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Roman Lebedinskiy 2011
A legal career was not on Roman Lebedinskiy’s mind when he graduated high school. In fact, like many young people, Roman was unsure what he wanted to do or where he wanted to go. So, he joined the United States Air Force, where he spent the next four years as an aircrew intelligence instructor.
“I was one of those kids who wasn’t on the right track,” says Roman. “Not that I was a bad kid; I just didn’t understand what I wanted to do with my life. It was just me and my mom and she couldn’t afford to send me to college.” He took advantage of the Montgomery GI Bill, which, he says, “put me on the right track.”
Roman’s track led him to Pace Law School, where he participated in the Family Court Legal Program, representing battered women in family court, and the Criminal Justice Clinic. Both experiences were “very hands-on,” conducting interviews, serving subpoenas, drafting motions, and going before a judge. The result? His sights now have turned to a career in criminal justice defense.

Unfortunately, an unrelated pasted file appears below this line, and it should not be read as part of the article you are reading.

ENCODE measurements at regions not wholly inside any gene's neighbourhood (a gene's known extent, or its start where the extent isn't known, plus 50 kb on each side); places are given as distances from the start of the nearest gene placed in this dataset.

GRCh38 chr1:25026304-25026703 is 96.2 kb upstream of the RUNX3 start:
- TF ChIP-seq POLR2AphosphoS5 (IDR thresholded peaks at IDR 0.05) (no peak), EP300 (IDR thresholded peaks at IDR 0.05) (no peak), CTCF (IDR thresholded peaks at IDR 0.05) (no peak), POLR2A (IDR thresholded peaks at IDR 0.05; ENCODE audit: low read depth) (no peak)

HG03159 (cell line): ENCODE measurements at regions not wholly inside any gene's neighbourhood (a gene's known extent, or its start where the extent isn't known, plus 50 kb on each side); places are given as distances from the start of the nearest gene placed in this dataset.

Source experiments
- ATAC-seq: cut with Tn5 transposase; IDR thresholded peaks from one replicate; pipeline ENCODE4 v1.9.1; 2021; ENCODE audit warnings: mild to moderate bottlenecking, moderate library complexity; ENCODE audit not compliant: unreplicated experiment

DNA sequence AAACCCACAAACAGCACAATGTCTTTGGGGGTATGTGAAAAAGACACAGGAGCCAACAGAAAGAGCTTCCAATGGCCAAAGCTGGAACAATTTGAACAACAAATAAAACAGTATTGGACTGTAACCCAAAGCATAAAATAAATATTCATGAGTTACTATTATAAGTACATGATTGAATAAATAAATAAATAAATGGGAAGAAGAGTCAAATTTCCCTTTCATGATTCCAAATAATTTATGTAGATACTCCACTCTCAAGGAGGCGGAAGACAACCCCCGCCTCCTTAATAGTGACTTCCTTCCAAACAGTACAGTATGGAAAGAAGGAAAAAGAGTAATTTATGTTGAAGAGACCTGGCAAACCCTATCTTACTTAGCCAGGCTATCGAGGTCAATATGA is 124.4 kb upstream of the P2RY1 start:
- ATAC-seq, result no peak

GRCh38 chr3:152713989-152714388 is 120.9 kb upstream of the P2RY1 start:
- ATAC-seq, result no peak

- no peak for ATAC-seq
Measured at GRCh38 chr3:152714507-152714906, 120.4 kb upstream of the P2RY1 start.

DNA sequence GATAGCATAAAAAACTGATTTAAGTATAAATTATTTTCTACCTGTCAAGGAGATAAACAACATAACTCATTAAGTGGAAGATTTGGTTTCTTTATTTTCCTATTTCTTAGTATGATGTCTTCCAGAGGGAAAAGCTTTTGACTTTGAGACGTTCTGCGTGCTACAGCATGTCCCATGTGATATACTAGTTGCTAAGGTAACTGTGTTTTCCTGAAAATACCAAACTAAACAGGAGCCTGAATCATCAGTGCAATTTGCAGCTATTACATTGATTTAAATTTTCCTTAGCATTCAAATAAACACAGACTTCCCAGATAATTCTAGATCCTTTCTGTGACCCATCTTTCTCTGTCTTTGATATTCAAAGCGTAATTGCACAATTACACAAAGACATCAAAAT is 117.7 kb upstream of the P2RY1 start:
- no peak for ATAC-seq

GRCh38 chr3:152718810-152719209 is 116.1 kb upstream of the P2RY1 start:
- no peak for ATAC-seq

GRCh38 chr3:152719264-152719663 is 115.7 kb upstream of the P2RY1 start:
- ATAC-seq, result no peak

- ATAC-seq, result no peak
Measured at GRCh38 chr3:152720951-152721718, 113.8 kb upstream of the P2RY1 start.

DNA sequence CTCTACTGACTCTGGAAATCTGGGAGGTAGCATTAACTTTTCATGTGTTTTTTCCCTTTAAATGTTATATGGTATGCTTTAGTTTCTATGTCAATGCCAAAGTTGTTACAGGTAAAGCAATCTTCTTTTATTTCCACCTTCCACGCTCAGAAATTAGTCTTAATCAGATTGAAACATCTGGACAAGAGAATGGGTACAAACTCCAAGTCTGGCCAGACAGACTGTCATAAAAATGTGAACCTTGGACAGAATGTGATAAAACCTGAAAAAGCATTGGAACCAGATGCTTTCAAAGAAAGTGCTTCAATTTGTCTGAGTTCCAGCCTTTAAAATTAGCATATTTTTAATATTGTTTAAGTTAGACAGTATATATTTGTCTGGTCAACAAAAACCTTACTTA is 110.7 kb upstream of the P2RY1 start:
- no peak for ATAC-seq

“I always saw things from the side of law enforcement,” he says, “that if you got in trouble it was because you did something wrong. But now I see that a lot of people involved are innocent and so a criminal defense career will have a satisfying pay-off.”
In the Criminal Justice Clinic he represented clients in trespass, assault, and criminal mischief cases. It was an experience he calls “very intense” – where you read the law, learn the fundamentals, and then “go out and get the job done.”
“You are always anxious about it,” says Roman. “At arraignments, our client is usually brought out in handcuffs. You stand before the judge, the prosecutor rattles away his accusations, you have five minutes to present the case, and then the judge decides whether your client will stay in jail for the remainder of the case. It’s very fast paced.”
His experiences at Pace have brought a new level of insight that informs Roman’s perspective on the law, the system, himself, and human nature. “Before I was focused on building a career, but I now understand the importance of pro bono work. There areindigent clients out there who can’t afford a lawyerand they still deserve the proper representation. I amvery open to helping people now. It’s very rewarding, emotionally.”